After losing in Colorado, GOP candidate Donald Trump said that the political system is "stacked against" him and then alleged the Republican Party is working against him.
During a CNN town hall in New York City, CNN anchor Anderson Cooper asked the Republican presidential candidate how rival Ted Cruz defeated him despite him leading the surveys in previous months.
"The bottom line is the rules are the rules. Didn't you just get outplayed on the ground?" Cooper asked Trump.
The billionaire explained that he was leading but "the Colorado thing is unfair." Trump was devastated after losing to Cruz at a party convention in Colorado this weekend. The Republican candidate further complained about Cruz's "shenanigans" in Louisiana, another state where the senator crushed the Trump campaign.
Anderson Cooper to Donald Trump: Why is Ted Cruz beating your 'organizational genius'? https://t.co/Cow1BIH0p6 pic.twitter.com/kZmXxwYGef"You call them 'shenanigans.' Those are the rules. And didn't you know those rules?" asked Cooper.
— Business Insider (@businessinsider) April 13, 2016
"I know the rules very well. But I know that it's stacked against me by the establishment. I fully understand it," Trump claimed.
When the anchor pointed out that he could have had "better organization on the ground," Trump said it would not matter since the rules were "set in stone." Even after Cooper explained that Cruz put a lot of effort to win delegates in Colorado, the business mogul reiterated that the rules were "stacked against him." Cruz winning the elections in Colorado was the result of establishment Republicans sabotaging his campaign, Trump said.
He went on to say that changing the rules robbed him of the chance of winning Colorado. He claimed they changed the rules because they were afraid he was winning.
"You know why they changed the rules? Because they saw how I was doing and they didn't like it."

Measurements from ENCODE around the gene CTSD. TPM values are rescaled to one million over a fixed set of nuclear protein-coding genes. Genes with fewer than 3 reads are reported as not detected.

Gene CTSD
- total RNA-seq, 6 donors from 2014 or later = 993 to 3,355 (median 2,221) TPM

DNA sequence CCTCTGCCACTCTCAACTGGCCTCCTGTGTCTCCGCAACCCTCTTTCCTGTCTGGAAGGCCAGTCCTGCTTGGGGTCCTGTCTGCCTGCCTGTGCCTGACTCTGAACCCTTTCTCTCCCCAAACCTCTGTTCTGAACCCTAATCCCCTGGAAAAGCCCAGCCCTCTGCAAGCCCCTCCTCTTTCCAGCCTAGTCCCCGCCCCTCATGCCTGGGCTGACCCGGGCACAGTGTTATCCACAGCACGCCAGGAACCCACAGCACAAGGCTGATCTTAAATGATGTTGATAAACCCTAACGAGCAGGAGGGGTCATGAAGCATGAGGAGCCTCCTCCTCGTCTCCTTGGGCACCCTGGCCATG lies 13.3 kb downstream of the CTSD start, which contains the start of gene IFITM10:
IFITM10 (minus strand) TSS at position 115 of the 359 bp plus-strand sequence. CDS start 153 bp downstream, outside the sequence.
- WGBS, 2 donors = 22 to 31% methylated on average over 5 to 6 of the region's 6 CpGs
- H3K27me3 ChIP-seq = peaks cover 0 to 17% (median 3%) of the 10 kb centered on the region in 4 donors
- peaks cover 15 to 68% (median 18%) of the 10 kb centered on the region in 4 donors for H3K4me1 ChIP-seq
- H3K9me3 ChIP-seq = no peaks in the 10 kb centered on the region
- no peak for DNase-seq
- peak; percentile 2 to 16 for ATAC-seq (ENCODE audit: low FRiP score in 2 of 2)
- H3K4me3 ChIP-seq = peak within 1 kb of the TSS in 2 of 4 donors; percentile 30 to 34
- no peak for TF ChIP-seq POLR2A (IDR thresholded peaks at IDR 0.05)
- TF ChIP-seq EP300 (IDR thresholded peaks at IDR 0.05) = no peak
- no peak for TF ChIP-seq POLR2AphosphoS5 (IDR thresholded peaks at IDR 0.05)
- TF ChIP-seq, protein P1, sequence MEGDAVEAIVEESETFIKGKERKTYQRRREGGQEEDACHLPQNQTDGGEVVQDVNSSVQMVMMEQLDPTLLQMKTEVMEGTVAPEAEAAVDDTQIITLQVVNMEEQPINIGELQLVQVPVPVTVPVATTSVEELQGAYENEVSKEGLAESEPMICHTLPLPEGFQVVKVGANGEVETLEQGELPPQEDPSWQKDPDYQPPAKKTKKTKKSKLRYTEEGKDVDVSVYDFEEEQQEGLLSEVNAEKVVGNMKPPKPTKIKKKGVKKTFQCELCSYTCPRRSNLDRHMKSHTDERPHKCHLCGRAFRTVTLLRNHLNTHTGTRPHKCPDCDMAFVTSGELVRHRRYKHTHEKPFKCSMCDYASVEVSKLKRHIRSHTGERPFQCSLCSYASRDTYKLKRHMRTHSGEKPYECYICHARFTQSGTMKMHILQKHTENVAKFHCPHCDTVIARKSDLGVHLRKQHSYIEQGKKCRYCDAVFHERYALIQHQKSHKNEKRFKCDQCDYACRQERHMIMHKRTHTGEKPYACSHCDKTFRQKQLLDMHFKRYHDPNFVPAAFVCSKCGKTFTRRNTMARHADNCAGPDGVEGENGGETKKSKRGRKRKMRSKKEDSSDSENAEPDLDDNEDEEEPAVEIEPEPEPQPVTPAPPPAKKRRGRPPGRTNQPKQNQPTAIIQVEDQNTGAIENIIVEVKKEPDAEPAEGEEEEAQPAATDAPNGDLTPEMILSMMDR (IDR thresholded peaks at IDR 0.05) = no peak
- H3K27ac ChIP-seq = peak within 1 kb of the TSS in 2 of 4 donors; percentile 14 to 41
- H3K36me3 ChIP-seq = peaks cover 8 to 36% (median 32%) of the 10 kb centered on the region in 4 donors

Donald Trump on Colorado delegate system: The rules are "stacked against me" https://t.co/oZz0jUmo8i #TrumpFamily https://t.co/yL4gn6a96uResponding to his remarks about the nomination process, Republican National Committee Chairman Reince Priebus tweeted on Tuesday evening.
— CNN (@CNN) April 13, 2016
Nomination process known for a year + beyond. It's the responsibility of the campaigns to understand it. Complaints now? Give us all a breakTrump's comments about the "unfair" selection process fueled his dispute with Priebus, whom he called a "disgrace to the party" during an interview with The Hill on Tuesday.
— Reince Priebus (@Reince) April 13, 2016
"It's a disgrace for the party. And Reince Priebus should be ashamed of himself," the GOP candidate said just hours before his CNN town hall appearance. "He should be ashamed of himself because he knows what's going on."
The Donald Trump campaign is not holding back in accusing the RNC of working against him and supporting his rival in an effort to divert the attention from their organizational failures. During a campaign event in New York, where he is expected to win next Tuesday's delegate race, the business mogul once again blasted the RNC's process of selecting a nominee, saying the system is "rigged."
RNC Chairman @Reince Priebus rebutted Donald Trump's criticism of the delegate system he slammed as a "crooked deal" https://t.co/J94NmgLUCG"Our Republican system is absolutely rigged. It's a phony deal," he said, accusing the party leaders of keeping his supporters out of the process to make sure he loses. Donald Trump called the party's rules a "dirty trick," adding the RNC "should be ashamed of itself."
— POLITICO (@politico) April 11, 2016
Trump critics noticed that Trump has a habit of claiming fraud whenever his rivals defeat him in elections. He previously accused Ted Cruz of stealing votes in Iowa and alleged that Cruz deceived Carson voters into voting for the senator after spreading a rumor that Carson was dropping out of the race.
Donald Trump's strategy of instilling doubt about the political system allows the Trump campaign to shift the attention away from his losses in delegate elections including Colorado, Iowa, and North Dakota, his critics said.
[Photo by Julie Jacobson/AP Images]